The Role of Religion in Machiavelli’s the Prince and Confucius’ the Great Learning, Essay Example

Published: 2021-06-24 00:30:05
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Category: MLA, Undergraduate, Literature

Type of paper: Essay

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Machiavelli’s The Prince and Confucius’ The Great Learning offer two diametrically opposed visions of the role of religion in human life. For Machiavelli, religion is essentially reduced to its function in terms of politics, the latter also possessing a specific function in Machiavelli’s system: politics is defined by the maintenance of political power. Confucius, in contrast, proposes a contemplative version of religion, whereby religion is precisely an “extra-terrestrial” source that gives the human being a deeper understanding of the world.
Framed in this manner, the two thinkers’ approaches can be contrasted in terms of metaphysics. Machiavelli ties religious organizations to institutions that have metaphysical world-views; yet he does not analyze these metaphysics according to their own teachings, but instead according to the extent to which they serve the ambition of political power. Thus, Machiavelli writes that “ecclesiastical principalities…are sustained by the ancient ordinances of religion, which are so all-powerful, and of such a character that the principalities may be held no matter how their princes behave and live.” (831) Religion offers a complete and “all-powerful” metaphysical world-view to the principalities where they take root: the “ancient” nature of these institutions and the encompassing nature of their ideology grant them a sense of authenticity. Machiavelli is not concerned about their accuracy: he gauges the metaphysical in terms of their real-world effects, and thus, in regards to politics, religious institutions become effective ways for political bodies to remain in power.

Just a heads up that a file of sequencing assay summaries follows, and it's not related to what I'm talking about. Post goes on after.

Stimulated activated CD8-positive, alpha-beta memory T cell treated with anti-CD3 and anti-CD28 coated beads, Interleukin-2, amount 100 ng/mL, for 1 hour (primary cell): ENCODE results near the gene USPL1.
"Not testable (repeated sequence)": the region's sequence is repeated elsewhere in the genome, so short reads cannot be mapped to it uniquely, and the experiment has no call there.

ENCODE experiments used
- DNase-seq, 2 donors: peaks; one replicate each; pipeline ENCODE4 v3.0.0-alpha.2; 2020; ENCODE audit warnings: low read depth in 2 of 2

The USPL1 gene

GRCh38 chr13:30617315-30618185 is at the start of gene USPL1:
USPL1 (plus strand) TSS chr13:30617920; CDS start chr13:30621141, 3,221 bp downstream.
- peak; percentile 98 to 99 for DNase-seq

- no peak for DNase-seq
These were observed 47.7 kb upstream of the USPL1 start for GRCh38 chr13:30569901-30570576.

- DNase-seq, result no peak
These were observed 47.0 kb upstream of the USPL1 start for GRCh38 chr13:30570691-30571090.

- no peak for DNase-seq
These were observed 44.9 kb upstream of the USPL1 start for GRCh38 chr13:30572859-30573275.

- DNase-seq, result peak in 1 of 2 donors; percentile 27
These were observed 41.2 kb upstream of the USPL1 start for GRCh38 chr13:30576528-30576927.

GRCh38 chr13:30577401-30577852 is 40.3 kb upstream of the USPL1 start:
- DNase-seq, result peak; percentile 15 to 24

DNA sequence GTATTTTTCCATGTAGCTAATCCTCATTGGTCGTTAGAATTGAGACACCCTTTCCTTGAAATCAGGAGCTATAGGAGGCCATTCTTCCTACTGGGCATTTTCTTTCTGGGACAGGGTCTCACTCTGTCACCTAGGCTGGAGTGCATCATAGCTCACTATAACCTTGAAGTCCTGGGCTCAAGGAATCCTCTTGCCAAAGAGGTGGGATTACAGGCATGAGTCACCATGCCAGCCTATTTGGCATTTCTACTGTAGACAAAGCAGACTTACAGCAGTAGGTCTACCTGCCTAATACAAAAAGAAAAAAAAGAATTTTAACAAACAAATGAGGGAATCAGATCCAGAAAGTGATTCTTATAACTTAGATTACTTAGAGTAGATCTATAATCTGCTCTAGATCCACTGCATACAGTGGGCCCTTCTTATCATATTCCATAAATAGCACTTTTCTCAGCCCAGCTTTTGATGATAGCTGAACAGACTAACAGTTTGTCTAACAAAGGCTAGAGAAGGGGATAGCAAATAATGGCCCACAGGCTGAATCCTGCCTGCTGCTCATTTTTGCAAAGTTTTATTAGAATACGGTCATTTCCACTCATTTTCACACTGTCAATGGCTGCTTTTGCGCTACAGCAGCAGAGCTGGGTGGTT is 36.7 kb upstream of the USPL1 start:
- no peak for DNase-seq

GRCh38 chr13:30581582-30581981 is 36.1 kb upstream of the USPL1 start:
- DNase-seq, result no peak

At least in this regard, Confucius comes near to Machiavelli, acknowledging the power of the religious. But Confucius does not approach the metaphysical and the religious in terms of how they are manipulated by the political, but the exact opposite: namely, how the religious can shed light on the affairs of men: “what the great learning teaches, is to illustrate illustrious virtue; to renovate the people; and to rest in the highest excellence.” (316) The function of religion is not, as for Machiavelli, a matter of control, but rather betterment: the religious life includes a virtue and ethical system beyond social normativities of the political.
Both Confucius and Machiavelli thus paradoxically recognize the power of the religious. Yet Machiavelli only understands religion in terms of its function in establishing political hegemony. Confucius, in contrast, understands religion as a means by which politics itself can become virtuous.
Works Cited
Confucius. “The Great Learning.”
Machiavelli. “The Prince.”

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